That fear becomes palpable when Momo does indeed become pregnant, and Kate steps in to steer Momo toward making the right choice about her pregnancy, advising her on the joys of motherhood. However, things in Kate’s world aren’t exactly going according to plan. She’s dealing with a crisis of her own: Jack is falling for her, and she’s not exactly offended by his advances.

Although I Don’t Know How She Does It has an arguably conservative message, it arrives at that message very gradually, while reserving any judgment of its characters’ actions. A pregnant Momo bemoans her failed birth control, but never expresses regret over her sexually active lifestyle (nor does the film make any serious attempt to explore the difficulties of being a single mom). Even after Kate’s story wraps up, there’s a crude joke about another character’s new sexual relationship. Some viewers will have more tolerance for these jokes than will others.

Whatever the film’s message, it plays out in a rather flabby manner. A romantic subplot between Kate and Jack generates little heat, and the script’s jokes about the mommy wars, which may have seemed fresh when the book was published nearly a decade ago, now feel stale. Most egregious is the film’s repeated return to a character who spews her venomous comments directly to the camera about the type of women she can’t stand, all while working out at a gym. Neither funny nor particularly cutting, these scenes add nothing thematically that isn’t already conveyed elsewhere in the film, and we wonder why the material didn’t end up on the cutting-room floor.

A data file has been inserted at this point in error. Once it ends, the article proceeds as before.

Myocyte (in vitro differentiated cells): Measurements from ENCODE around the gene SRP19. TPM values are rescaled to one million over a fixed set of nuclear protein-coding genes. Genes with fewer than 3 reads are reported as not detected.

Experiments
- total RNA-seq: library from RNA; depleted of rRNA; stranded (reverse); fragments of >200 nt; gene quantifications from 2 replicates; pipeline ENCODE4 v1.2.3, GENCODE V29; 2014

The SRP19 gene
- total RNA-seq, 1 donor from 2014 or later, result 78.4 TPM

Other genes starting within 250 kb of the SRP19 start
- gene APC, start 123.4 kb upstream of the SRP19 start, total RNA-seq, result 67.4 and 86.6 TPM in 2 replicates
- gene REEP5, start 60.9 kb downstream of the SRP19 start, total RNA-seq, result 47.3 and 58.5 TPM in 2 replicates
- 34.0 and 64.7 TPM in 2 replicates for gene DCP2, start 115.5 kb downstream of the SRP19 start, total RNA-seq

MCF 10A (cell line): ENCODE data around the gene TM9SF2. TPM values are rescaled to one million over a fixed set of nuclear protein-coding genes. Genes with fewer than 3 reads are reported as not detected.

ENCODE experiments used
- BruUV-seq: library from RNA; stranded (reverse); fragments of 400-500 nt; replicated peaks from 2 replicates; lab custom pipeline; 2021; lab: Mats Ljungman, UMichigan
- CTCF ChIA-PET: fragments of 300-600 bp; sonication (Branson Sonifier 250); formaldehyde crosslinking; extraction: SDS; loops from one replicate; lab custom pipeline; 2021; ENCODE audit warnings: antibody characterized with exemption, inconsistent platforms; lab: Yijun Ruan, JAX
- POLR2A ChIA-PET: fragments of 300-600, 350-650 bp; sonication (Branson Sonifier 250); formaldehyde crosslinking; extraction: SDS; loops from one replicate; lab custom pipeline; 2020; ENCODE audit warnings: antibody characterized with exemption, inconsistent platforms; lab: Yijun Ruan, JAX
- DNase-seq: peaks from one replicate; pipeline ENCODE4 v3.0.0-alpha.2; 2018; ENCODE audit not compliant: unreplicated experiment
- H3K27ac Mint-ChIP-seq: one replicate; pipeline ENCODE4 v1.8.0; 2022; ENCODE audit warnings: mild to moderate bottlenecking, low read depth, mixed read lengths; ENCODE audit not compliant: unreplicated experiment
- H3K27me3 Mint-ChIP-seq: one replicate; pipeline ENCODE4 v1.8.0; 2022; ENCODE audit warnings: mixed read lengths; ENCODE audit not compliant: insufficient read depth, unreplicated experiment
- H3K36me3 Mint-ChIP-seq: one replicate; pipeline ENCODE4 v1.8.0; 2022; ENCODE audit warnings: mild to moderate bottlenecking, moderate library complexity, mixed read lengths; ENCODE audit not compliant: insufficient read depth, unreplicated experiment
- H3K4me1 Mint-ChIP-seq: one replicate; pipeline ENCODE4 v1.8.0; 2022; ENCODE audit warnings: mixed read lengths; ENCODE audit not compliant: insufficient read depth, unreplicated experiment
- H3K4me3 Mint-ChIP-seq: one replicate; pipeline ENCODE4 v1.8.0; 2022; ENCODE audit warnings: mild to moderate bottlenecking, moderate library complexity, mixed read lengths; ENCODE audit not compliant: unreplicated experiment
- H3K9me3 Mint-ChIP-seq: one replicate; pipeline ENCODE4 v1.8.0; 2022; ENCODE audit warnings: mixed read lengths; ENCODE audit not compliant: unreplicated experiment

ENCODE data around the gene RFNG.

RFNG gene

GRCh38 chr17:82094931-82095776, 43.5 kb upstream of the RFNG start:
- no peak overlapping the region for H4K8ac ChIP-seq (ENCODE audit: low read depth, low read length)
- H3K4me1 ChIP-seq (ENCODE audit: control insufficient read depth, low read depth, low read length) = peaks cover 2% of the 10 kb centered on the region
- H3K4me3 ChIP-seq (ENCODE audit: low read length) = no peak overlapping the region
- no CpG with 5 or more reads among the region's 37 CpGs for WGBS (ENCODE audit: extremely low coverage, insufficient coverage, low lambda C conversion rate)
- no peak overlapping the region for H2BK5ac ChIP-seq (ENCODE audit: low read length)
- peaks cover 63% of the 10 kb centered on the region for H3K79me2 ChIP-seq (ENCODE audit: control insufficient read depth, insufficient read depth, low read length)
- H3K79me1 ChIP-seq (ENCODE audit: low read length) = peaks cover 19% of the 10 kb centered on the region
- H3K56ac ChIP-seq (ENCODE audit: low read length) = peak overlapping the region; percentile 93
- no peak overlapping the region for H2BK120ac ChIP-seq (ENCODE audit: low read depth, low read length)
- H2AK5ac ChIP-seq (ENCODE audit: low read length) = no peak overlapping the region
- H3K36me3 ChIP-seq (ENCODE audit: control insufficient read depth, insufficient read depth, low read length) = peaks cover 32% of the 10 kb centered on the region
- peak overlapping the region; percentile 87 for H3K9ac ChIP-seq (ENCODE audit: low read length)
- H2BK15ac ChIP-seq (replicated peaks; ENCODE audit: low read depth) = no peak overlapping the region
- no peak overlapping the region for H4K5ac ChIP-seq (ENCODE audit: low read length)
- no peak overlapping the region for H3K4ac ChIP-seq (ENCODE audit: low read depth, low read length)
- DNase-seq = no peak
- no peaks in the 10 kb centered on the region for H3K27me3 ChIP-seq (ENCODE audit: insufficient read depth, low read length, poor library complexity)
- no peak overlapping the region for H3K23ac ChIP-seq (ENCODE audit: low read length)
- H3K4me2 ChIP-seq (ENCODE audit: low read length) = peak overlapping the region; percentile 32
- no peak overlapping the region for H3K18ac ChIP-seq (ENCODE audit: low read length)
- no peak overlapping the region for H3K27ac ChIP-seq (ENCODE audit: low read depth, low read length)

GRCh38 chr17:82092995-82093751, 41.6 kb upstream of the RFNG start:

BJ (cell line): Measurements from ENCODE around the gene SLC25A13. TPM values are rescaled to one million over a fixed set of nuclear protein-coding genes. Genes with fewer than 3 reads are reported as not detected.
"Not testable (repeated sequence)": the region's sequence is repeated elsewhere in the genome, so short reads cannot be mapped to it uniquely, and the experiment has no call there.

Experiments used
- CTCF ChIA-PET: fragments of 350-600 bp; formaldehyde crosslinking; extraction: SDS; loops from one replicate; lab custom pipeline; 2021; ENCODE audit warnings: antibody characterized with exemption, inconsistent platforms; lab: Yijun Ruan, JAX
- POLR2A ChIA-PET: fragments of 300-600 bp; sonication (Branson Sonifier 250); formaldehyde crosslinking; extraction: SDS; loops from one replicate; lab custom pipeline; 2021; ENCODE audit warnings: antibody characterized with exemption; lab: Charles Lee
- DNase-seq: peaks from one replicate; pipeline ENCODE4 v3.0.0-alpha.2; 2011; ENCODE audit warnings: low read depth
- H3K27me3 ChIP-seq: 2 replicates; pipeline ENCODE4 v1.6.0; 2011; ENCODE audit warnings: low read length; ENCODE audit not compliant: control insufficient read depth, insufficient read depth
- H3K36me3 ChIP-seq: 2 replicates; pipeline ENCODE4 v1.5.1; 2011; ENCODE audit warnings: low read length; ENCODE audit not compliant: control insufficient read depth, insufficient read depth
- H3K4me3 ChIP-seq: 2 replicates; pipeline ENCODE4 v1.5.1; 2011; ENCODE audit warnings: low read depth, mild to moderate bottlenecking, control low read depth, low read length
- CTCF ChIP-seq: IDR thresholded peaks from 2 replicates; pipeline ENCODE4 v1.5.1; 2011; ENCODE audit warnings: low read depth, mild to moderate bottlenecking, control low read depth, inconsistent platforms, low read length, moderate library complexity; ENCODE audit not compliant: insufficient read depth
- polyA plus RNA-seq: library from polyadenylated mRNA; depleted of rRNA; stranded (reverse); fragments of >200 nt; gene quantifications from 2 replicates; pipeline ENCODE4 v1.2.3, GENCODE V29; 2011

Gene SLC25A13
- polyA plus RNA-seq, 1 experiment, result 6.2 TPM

Is the film worth seeing? It does settle on a fairly conservative message about family life, but it has a hard time portraying any of its characters’ possible decisions as morally wrong. Parker gives a surprisingly pleasant comic performance as Kate—the way she handles a head lice attack shows that the actress has a knack for physical comedy—but none of the other cast members distinguish themselves. Director Douglas McGrath (Infamous, Nicholas Nickleby) trots out every trick he can think of to bring the material to life—voice-over narration, freeze frame, direct address—but the film still strains to find the right tone in its early scenes. Those who stick it out will see a story that feels inconsequential. It’s not a particularly painful film, nor is it particularly memorable.

Conservative themes are nice to encounter in a Hollywood movie, but they’re not enough to justify an unqualified recommendation. At best, I Don’t Know How She Does It is a trifle with some nice takeaway messages, but that doesn’t make up for the film’s shortcomings. Even its admirers will forget the film by the time next weekend’s new releases open.


  • Language/Profanity: Lord’s name taken in vain; “hell”; “s-it”; “a-shole”; reference to oral sex and suggested connotations of signing an email with “XO.”
  • Alcohol/Smoking/Drugs: Beer and wine consumption; mention of a death during a drug deal.
  • Sex/Nudity: Kate and Richard kiss and discuss having sex, but Kate falls asleep; a man watches an erotic dancer, but we see only the lower part of the dancer’s legs; woman makes a crude reference to her lover’s anatomy; Jack kisses Kate on the cheek; discussion of failed birth control in an out-of-wedlock relationship.
  • Violence/Crime: Discussion of possible abortion.
  • MarriageKate and Richard’s marriage is strained by their lack of time together; their daughter resents Kate’s travels for work.

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